Notes From The Cactus Patch

Tall Tales and Ripping Yarns from The Great State Of Texas

Money In the Mail

A few days ago, while opening our daily mail, I was mildly surprised when I received a rebate check from my cell phone carrier. I have heard of such a thing, but in my lifetime, have never been the beneficiary of such.  It wasn’t much, just Thirteen dollars and change, but it jogged my memory, gave my old heart a tug, and made me smile.

My late aunt Bulla was a lady of many homespun country  quotes. She was Minnie Pearl before Minnie Pearl. One of her most memorable  was ” it’s always a sunny day when you receive money in the mail”. How right she was. The sun was out, and I was a smiling fool.

In Aunt Bullas  collecting career, one that spanned a whopping eighty-five years,  she may have received more cash and gift certificates in the mail than anyone in the state of Texas. I’m not for certain, but she may hold an unclaimed world record somewhere.

She was a prolific collector of coupons, rebates, cereal box-tops, magazine mail-ins and the like. She filled out every card and form for every measly contest she could find. She was an advertisers dream, and it rewarded her well.

In the summer of 1959, my sister and I were lovingly deposited at her Santa Anna farm house for a few days so my parents could have a reprieve from “us kids”.

It was a good trade off. Aunt Bulla let us eat every sugary delight we wanted, and my parents got a short break. She was a prolific but modest country cook, and set about making us a Ma and Pa chef’s  assortment of pies, cakes, cookies, and homemade ice-cream with chocolate brownies. We were on a constant jittery sugar high as our teeth slowly rotted from our greedy little mouths. Sure was good though. It helped keep our family dentist in business.

Aunt Bulla didn’t have an “Uncle Bulla” around the house. I can’t recall ever seeing him, or hearing a name mentioned at the various family gatherings. It was always just Aunt Bulla and her little Giblet, the ill-tempered, vicious three legged, blind and deaf Chihuahua.

She never had the customary farm animals, nor a tractor, or  grew crops. It was just a few acres with a nice little farm house and a garage that always housed a new Ford Fairlane 500.  She didn’t work, so we figured she inherited money from some distant friend the family didn’t know about. It was all very hush-hush within the family.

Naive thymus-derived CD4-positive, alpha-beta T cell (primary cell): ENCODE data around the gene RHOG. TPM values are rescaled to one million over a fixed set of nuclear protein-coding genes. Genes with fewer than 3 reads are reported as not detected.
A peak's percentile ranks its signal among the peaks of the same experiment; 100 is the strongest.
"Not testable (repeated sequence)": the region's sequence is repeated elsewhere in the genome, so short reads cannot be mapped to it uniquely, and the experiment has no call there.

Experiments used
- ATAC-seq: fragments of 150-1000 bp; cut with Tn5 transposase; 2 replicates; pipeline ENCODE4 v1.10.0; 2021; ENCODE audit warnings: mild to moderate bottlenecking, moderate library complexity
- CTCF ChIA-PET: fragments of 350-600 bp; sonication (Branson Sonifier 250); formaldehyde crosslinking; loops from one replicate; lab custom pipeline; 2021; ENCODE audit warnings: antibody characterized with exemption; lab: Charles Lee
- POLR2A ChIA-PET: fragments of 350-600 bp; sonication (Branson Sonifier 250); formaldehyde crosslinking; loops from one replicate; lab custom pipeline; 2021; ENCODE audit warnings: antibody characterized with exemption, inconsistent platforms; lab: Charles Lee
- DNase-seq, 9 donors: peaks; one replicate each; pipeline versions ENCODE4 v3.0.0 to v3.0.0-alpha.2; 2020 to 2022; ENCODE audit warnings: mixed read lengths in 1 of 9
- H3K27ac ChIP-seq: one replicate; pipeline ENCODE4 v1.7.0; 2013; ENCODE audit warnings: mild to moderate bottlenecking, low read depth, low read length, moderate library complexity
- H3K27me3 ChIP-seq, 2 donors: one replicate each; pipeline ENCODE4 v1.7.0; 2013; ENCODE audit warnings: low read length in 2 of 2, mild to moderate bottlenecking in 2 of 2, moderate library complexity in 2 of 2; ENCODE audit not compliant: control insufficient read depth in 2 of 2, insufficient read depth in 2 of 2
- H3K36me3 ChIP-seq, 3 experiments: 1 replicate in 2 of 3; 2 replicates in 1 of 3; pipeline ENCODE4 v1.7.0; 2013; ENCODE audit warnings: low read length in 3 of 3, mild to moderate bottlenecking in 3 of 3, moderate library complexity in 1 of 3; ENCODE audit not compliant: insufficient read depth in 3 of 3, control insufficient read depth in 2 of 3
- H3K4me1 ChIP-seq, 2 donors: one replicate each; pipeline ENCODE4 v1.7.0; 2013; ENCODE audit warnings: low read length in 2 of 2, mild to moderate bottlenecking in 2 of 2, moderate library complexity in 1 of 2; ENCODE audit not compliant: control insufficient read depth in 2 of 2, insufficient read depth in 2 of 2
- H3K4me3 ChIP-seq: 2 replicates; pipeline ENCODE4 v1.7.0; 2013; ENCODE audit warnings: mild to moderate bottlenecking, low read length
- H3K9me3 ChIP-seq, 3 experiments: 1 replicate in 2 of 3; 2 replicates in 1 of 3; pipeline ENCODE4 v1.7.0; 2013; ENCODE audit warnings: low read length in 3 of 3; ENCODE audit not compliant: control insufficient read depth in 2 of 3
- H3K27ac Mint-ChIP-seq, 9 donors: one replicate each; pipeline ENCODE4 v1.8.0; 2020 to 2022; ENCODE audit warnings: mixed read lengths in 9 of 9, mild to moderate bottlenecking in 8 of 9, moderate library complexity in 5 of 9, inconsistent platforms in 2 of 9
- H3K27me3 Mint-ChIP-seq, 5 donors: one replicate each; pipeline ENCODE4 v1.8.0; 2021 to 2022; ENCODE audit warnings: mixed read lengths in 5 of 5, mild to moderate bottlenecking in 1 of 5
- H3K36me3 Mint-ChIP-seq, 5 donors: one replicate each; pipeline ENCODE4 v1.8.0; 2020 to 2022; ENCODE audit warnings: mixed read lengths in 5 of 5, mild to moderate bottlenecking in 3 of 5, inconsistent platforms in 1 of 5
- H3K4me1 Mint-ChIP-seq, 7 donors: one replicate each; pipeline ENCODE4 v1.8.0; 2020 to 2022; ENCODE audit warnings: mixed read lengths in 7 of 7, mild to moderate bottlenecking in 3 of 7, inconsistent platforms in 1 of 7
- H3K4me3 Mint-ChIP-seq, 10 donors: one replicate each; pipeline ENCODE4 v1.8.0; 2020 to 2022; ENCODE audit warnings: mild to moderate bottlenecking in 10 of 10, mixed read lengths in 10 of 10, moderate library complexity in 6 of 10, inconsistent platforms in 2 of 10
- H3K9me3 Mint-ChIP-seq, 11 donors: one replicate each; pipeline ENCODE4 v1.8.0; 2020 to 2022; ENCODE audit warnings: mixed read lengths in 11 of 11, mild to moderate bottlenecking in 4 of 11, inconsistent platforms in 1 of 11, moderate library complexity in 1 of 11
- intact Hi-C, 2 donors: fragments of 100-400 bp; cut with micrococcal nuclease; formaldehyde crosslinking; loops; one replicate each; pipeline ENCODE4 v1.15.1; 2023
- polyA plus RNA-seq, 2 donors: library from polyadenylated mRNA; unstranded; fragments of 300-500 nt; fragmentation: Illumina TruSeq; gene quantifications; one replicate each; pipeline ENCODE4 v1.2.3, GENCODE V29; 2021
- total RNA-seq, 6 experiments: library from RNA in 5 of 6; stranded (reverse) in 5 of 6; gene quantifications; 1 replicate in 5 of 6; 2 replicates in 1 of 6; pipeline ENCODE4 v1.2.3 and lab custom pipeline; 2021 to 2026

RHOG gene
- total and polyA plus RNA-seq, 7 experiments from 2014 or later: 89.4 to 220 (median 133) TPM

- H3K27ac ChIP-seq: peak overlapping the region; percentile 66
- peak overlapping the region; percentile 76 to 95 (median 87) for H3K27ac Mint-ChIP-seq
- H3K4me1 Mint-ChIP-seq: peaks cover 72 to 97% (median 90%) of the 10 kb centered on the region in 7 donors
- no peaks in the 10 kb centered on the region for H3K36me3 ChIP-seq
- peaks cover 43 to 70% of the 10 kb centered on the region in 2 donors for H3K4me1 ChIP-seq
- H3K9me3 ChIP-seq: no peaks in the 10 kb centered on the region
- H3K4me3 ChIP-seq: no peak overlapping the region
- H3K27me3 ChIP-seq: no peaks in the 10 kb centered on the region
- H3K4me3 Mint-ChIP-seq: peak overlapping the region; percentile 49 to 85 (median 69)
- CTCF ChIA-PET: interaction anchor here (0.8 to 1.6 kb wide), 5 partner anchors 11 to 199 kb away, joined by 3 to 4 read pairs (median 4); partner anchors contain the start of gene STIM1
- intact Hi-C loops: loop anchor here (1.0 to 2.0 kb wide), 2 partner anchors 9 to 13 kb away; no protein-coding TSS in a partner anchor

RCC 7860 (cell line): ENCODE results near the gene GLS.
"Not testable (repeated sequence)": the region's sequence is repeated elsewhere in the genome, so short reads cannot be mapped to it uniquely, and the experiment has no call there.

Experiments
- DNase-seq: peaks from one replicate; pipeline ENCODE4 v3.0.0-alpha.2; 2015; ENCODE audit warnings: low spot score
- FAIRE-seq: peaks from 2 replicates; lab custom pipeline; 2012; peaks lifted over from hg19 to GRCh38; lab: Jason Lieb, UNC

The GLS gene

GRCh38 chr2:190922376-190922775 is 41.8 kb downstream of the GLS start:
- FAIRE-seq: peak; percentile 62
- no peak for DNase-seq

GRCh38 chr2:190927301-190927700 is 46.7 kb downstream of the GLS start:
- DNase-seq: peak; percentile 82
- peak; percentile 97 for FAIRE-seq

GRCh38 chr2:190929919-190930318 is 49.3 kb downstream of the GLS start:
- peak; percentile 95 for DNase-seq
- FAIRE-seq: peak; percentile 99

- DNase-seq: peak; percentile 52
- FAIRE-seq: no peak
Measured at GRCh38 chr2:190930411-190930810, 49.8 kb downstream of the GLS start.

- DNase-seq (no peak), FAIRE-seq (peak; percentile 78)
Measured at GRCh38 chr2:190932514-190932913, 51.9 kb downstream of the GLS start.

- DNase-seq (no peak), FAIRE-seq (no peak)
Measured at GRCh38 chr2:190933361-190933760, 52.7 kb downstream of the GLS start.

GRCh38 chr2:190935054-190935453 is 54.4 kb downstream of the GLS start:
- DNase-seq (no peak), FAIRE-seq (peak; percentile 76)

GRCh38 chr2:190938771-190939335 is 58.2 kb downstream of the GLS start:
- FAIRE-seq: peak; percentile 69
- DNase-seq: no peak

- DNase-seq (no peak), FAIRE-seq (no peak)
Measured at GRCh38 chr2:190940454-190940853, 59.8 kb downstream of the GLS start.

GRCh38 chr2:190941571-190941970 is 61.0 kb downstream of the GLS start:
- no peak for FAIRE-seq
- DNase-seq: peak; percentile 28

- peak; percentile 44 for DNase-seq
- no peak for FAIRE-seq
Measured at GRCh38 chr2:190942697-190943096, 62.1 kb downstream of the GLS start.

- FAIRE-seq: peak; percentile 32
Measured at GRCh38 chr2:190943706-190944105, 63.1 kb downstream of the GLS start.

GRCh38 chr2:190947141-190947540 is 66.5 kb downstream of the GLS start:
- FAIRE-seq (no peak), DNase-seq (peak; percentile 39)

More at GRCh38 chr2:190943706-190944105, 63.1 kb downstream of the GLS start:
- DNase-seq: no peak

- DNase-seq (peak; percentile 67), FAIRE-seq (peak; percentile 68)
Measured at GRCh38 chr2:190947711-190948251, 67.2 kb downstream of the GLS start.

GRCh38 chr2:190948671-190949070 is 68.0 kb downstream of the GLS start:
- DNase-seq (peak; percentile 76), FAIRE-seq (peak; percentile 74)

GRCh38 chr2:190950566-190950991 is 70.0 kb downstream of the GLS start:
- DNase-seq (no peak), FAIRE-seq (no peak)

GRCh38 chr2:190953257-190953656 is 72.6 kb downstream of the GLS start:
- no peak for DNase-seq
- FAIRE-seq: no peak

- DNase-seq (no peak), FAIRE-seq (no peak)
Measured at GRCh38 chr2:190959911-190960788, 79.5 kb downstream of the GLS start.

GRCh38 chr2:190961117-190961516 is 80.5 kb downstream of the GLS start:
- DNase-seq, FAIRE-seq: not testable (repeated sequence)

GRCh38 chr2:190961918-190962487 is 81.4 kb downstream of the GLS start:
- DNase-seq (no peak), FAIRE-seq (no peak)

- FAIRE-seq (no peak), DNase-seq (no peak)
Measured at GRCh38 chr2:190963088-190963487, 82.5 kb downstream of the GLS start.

Our second day there, my sister and I were sitting in her sunny kitchen eating our “third”, but by no means final lunch of the day, which consisted of  “peanut-butter and banana sandwiches”, washed down with her high octane Cool Aid served in ice-cold genuine aluminum glasses. What a feast.

Our munching and slurping serenade was interrupted when Aunt Bulla staggered into the kitchen with a large canvas mail bag and proceeded to  dump the  entire content of the bag into the center of her shiny Formica covered table. The letters spilled onto the floor, onto our laps and into our lunch. There must have been hundreds of pieces of mail.  I thought she had robbed the postman! I had never seen so much mail that wasn‘t attached to Mr. Rhodes, our mailman back in Fort Worth.

She sat down and methodically began opening letters, sorting, making a pile here and one there. In about an hour, she finished sorting her booty, added everything up in her Big Chief notebook, and then announced that she “had only made two-hundred dollars today”.

My sister and I were floored. That’s more money than our family made in weeks! I thought of myself as rich when I had a quarter in my pocket. No one made that kind of money except Sky King, Roy Rogers or The Lone Ranger.

In my young eyes, Aunt Bulla was a millionaire, and was now, right up there in that elite league of my cowboy movie heroes . It was clear, even to this ten-year-old, why Aunt Bulla didn’t have a job, or ever needed one. She got “all of her money in the mail”.

When my sister and I returned to Fort Worth a few days later, we each received a letter from Aunt Bulla. Having never received a personal letter, we were so excited, my mother had to open them. Inside of each letter, folded in perfumed lilac stationary was a crisp twenty-dollar bill.

The accompanying verse, written in flowing cursive said: “it’s always a sunny day when you receive money in the mail, go enjoy yourself and think of me, Aunt Bulla”. She was right, it was a sunny day, and my sister and I were smiling like a couple of fools.

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